But Hakob Stepanyan, who is exploring several possible career entry points, says he doesn’t expect to find it much different anywhere else. “I definitely expect the hours to be long — that’s pretty much across the board for any entry-level finance positions you’re looking at,” he says, adding, “That’s one of the last things I’m worried about.”
Stepanyan is one of two students who raises his hand when the group is asked, “Anyone want to be a CFO?” His view of business starts with accounting, but it doesn’t end there. “The thing that stood out about accounting for me was that, when you’re done learning the technicals, it’s about telling the story of the company,” he says. “You get a sound understanding of how to play out the company’s history and its business plan, and you have to communicate that effectively.”
The other aspiring finance chief, Leuchter, says he likes that a CFO has ownership for the success of the business. That path may be open to him if he puts his accounting education to work for his family’s call-center business, which already employs many family members. “I feel that while public accounting would be good for the technical aspects, you’re not making a business, and that’s what I would like to be doing,” he says.
Meanwhile, the students are acutely aware that there is a chronic shortage of accounting talent and of what that means for their job security, not to mention pay.
“You have a good future in accounting, because there will always be a need for accountants,” says Shah. “It’s secure. When thinking about a career path you have to think about your financial stability, and accounting does provide for that.”
Jeffries says the fact that accounting is “a profitable career path” accounted for probably 75 percent of his decision to take it — “especially in this economy, when everybody is talking about how difficult it’s going to be to get jobs, and especially high-paying jobs.” He relates watching his sister graduate from college and struggle to make a career in journalism. “I remember thinking, wouldn’t it be nice if I could graduate and have a job already? Accounting seems to be one place where you can do that,” he says.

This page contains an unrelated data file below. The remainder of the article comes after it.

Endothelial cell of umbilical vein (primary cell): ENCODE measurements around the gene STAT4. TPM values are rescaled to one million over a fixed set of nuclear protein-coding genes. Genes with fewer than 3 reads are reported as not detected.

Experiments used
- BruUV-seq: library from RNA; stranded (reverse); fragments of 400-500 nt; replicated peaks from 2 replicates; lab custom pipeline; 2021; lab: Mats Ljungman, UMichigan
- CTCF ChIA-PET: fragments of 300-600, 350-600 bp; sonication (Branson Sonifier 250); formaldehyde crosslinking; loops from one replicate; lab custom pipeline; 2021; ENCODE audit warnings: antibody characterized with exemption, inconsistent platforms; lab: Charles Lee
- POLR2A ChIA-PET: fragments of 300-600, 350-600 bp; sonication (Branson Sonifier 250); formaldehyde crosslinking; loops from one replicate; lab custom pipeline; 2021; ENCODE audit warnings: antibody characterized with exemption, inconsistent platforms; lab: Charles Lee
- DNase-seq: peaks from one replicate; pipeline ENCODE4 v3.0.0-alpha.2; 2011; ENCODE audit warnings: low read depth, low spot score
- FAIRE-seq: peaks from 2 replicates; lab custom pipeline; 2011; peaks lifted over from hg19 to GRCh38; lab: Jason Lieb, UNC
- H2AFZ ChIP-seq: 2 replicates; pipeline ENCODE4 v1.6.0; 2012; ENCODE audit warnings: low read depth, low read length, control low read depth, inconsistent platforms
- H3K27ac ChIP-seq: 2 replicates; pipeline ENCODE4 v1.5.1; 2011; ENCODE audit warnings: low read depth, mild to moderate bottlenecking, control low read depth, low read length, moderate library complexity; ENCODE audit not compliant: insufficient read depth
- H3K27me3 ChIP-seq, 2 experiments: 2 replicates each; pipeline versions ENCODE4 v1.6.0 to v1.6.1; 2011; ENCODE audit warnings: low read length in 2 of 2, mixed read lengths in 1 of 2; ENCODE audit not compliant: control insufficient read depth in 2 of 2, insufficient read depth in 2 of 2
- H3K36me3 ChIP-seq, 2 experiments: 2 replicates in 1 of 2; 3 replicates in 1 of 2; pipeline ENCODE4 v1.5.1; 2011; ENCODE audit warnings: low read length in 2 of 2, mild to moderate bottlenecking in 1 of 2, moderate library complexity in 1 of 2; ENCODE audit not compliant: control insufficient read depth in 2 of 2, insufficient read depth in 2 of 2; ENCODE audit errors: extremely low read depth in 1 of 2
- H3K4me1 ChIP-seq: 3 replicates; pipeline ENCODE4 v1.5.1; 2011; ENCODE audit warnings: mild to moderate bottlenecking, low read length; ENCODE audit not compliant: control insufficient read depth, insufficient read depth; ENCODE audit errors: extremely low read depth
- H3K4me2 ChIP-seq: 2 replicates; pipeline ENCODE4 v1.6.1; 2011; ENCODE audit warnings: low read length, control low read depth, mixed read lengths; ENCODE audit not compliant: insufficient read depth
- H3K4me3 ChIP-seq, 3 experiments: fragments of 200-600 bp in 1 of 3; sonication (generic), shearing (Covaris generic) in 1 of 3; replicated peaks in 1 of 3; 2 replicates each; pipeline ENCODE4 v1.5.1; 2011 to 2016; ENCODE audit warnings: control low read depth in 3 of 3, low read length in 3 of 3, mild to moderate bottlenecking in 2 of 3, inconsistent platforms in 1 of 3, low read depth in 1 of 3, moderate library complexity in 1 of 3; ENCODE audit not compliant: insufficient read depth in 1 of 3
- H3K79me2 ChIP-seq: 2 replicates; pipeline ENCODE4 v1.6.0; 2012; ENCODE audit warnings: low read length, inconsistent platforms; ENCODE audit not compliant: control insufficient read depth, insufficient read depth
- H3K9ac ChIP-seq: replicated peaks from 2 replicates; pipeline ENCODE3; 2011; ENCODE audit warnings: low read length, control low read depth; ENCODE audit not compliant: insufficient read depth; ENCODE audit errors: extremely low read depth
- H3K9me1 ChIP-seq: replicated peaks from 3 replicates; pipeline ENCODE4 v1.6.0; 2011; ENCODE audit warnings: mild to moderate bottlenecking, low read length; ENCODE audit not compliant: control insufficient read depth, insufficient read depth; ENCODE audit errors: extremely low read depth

But Jeffries views accounting as far more than a means to an end — at least, he does now. He says his initial impression of accounting was “rather negative,” and he was pleasantly surprised when he got into the William & Mary program, which he says presented “a clear picture of how it is useful.”
Old perceptions of the profession as boring and monotonous are anachronistic, according to Jeffries. More apt terms today, he says, are “interesting and full of opportunity.” He especially likes the ability to travel — “to move to the big city or move overseas.”
Stepanyan agrees that historical perceptions are outdated. “Even though accounting will always remain practical, we’re not introverted nerds,” he says. “I’m in the grad program, and you’d be surprised how exciting everybody is. We’re all very social.”
They’re even excited by the financial crisis. “It certainly makes things more interesting for us; definitely more of a challenge,” says Krug. “That’s appealing, because if you can survive that, you can survive anything.”
While Leuchter allows that the crisis “is not a good thing for the world,” he says “it’s good for learning — you learn that business isn’t all just profit, making money. There’s definitely loss and bad times, and it makes you more skeptical. When you’re young you’re aggressive, and I think this [crisis] has restrained some of that.”